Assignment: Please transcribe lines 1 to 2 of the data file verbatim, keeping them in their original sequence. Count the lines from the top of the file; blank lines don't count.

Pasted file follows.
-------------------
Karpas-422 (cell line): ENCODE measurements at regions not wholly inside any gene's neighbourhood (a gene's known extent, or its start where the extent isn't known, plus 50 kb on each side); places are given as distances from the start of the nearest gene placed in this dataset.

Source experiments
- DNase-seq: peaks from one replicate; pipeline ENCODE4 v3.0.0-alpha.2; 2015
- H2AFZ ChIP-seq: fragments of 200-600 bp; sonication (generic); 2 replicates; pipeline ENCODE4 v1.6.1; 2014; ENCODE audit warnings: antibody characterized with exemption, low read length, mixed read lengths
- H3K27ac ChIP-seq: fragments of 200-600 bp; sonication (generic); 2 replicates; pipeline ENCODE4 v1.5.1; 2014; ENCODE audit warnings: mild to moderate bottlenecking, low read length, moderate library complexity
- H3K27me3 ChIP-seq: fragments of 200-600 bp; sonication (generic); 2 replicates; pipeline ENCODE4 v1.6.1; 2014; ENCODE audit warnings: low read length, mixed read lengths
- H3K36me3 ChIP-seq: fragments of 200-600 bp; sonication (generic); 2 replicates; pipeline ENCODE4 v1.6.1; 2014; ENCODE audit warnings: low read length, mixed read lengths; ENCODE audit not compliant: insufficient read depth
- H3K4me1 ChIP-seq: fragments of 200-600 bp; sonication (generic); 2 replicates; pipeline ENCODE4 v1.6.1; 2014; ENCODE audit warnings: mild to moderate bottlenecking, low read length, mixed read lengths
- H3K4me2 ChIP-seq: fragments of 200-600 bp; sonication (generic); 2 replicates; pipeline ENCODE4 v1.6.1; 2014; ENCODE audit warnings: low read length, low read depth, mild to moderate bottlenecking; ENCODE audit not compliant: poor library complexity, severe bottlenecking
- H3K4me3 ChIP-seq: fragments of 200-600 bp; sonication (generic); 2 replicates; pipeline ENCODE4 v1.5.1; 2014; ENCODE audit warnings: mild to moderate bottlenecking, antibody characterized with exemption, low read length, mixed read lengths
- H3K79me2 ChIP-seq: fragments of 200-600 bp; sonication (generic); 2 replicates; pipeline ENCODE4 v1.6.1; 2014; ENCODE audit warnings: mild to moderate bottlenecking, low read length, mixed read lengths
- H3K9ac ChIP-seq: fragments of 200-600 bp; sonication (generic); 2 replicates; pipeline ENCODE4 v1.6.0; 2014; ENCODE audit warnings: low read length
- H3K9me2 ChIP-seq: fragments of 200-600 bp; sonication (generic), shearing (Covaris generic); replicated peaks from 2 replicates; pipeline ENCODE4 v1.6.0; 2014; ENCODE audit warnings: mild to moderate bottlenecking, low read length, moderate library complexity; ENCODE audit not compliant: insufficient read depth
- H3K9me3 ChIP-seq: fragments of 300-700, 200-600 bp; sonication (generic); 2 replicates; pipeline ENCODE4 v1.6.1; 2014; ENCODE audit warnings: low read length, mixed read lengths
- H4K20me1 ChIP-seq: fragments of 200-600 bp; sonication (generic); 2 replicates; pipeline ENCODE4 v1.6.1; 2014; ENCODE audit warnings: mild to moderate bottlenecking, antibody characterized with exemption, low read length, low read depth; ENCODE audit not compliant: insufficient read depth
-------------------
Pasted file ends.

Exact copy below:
Karpas-422 (cell line): ENCODE measurements at regions not wholly inside any gene's neighbourhood (a gene's known extent, or its start where the extent isn't known, plus 50 kb on each side); places are given as distances from the start of the nearest gene placed in this dataset.

Source experiments